I was a guest on Doctor Radio on Sirius/XM Satellite Radio the other morning and the physician-host asked listeners “Why do you use the Internet for health information?” The calls started pouring in from women around the country like you. One woman was trying to help her sister who had been diagnosed with breast cancer. Together they wanted to understand all the options, even beyond what the sister’s doctor had laid out. Another wanted to understand her diagnosis of a rare disease and locate a specialist and a community of other patients like her. Another wanted to research whether a vitamin therapy could reverse her brother’s advanced cancer. We went on for an hour but could have stayed on the topic much longer. Surveys show women are very actively looking for health information on the Web. And they are bringing printouts and plenty of questions to their doctors. On the radio show several said their doctors did not react kindly. I was relieved that the host, a cardiologist, agreed with several listeners who wrote in – if your doctor is arrogant and not listening, fire your doctor.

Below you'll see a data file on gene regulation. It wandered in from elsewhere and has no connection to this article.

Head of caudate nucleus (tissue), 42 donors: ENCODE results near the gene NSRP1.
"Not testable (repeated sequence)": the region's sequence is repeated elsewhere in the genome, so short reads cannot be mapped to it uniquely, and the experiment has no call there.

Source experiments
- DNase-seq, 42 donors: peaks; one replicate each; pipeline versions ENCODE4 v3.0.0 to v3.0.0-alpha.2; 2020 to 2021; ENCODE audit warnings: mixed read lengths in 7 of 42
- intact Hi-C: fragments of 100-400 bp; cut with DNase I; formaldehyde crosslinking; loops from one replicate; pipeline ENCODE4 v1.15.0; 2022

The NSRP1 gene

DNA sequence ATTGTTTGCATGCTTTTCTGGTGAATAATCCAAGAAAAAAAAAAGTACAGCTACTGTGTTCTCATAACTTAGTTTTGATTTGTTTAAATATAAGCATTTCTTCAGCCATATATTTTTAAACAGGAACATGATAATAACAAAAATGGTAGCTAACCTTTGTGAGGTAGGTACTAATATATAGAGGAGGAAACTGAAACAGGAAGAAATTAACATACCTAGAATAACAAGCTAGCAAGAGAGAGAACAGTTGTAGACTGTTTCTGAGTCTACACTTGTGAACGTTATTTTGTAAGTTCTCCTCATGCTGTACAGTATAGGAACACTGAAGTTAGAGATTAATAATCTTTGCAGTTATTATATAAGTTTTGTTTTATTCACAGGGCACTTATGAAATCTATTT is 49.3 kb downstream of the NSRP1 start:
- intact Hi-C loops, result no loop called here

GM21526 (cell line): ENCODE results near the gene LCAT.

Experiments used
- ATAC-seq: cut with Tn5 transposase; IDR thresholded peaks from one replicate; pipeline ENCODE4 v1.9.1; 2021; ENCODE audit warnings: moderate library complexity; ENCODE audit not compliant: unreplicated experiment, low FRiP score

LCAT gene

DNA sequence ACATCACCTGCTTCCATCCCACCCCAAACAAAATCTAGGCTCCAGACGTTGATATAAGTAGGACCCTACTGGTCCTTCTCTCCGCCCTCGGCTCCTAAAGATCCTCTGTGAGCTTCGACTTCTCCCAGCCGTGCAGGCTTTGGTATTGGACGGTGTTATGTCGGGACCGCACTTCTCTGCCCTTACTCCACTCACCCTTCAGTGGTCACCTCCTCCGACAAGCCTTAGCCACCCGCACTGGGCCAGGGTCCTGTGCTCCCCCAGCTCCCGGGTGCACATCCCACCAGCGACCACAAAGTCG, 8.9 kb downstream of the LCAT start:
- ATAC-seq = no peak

In my view, the Internet is just a tool. It can empower you as a consumer. And you are a consumer of health care just like for so many other things. So, if you are the “customer” why shouldn’t you expect to be served? To be respected? My advice is just like you would in a restaurant or a department store, if you are not being listened to, if your questions are not being answered, walk out. The Internet can help answer your health questions and it may raise many other questions for you too. That should encourage dialogue with your doctor as you use him or her as your advisor. If he or she is slow to adapt to this new role, find another doctor. That’s what I heard the women saying who called and emailed in to the show. Don’t you agree?
About the author: Andrew Schorr is a medical journalist, cancer survivor and founder of Patient Power, a one-of-a-kind company dedicated to bringing in-depth information to patients with cancer and chronic illness.